By the time I returned to my friends, they managed to get the guy onto the trail, but not without some consequences. In the process of extracting him from the stream, Alex was thanked with a punch to the face and a bite from a protective but very worried dog. Rescuing someone who wants to be rescued is one thing. But this guy seemed to be under the influence of something very mind-altering, which made rescuing him a very different experience. 

When I arrived, they were having difficulty aiming the guy in the right direction; he wanted to hike in the direction opposite of the SAR rendezvous and extraction point. He did, however, seem to want to follow me. With temperatures dropping and the stormy weather moving in, it became clear that the only way to get us all moving in the correct direction was for me to hike in front, while one of my friends hiked on the guys’ heels to keep him at a good distance, and the other carried both his own backpacking equipment and the Jansport backpack of contraband. 

I managed to snap a photo to send to our SAR friends, but I couldn’t get a comprehendible answer for a name and only managed to get one-two-three-four-five-six-seven for a phone number. Periodically, the guy would charge ahead and lunge at me, but Alex would grab him, assuaging the situation. One time, though, he wasn’t quick enough, and I was shoved to the ground before our rescuee slipped in the snow and laid face-down, arms by his sides, as if he were giving up. Hoisting him to his feet and encouraging him down the trail, we pressed on.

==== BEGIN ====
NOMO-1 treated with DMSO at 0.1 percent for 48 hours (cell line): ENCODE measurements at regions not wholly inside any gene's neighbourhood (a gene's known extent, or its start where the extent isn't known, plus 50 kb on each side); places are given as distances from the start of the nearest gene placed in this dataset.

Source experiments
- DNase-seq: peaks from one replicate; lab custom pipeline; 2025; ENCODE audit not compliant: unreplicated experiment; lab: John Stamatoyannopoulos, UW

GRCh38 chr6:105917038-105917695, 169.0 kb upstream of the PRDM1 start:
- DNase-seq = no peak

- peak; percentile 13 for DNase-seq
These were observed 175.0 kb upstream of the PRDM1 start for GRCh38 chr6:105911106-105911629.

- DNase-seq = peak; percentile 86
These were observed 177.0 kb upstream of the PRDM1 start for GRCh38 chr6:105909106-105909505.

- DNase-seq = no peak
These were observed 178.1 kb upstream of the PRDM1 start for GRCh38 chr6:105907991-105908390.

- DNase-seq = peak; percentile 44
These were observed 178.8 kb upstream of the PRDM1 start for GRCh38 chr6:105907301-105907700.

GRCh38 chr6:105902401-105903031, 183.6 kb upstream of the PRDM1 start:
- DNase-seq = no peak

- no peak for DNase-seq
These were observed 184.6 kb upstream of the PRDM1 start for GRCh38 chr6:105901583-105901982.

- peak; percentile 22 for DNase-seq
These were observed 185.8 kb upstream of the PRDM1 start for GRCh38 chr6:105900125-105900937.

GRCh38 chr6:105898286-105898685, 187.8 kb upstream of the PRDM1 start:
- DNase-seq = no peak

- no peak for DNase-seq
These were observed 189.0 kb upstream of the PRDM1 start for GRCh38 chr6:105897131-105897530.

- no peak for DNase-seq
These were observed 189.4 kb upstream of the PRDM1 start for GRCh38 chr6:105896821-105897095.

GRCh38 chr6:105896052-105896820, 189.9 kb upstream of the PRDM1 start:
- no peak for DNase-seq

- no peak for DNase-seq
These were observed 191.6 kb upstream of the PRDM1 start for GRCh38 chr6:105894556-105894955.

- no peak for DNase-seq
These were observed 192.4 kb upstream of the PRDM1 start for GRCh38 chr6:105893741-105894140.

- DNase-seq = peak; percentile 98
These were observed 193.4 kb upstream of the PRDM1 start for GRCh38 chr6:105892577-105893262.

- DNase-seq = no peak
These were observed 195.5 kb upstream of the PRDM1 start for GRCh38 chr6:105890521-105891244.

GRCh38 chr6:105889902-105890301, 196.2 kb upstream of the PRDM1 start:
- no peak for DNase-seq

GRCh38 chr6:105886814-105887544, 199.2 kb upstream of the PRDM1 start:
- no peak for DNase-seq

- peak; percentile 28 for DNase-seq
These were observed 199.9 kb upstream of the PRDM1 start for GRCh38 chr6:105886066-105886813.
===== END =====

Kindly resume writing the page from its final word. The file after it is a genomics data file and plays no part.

Two miles of trudging through the snow later, we arrived at the trailhead where officers were waiting for us. The guy we were helping was pretty placid by that point, and wet and hypothermic. The first guy we ran into hiked out 15 minutes later, admitting that both he and his friend were hiking and dropping acid. I was asked if I could get the guys’ dog into the back of one of the trucks. When I tried, the dog slipped its collar and tried to bite me. Remi, who is supposed to protect me or at least be concerned about my wellbeing, was too busy getting head scratches from one of the policemen to care.

The officers gave us a ride to our car at the bottom of the road. When they dropped us off, they said we were responsible for saving the guys’ lives. With the lack of equipment, food and water, and the freezing conditions expected that night, they likely would have died. This story had a happy ending compared to what could have happened.At the time of our adventure, which we fondly refer to as the Acid Mountain Rescue Team, Alex, Chris and I had only known each other for several months. We’ve been on several other (much less dramatic, but still adventurous and fun) backpacking trips in the central Cascades since then. Some things are still the same, like how Remi still carries the beer (that we never got to enjoy on this trip). We hope the young men involved in our story learned a lesson about the outdoors, and we hope we never come across a situation like this again. But if we do, we learned a thing or two about how to be an even more effective Acid Mountain Rescue Team in the future. 

Written by Alix Whitener

Read Tips for Placing Emergency Calls in the Backcountry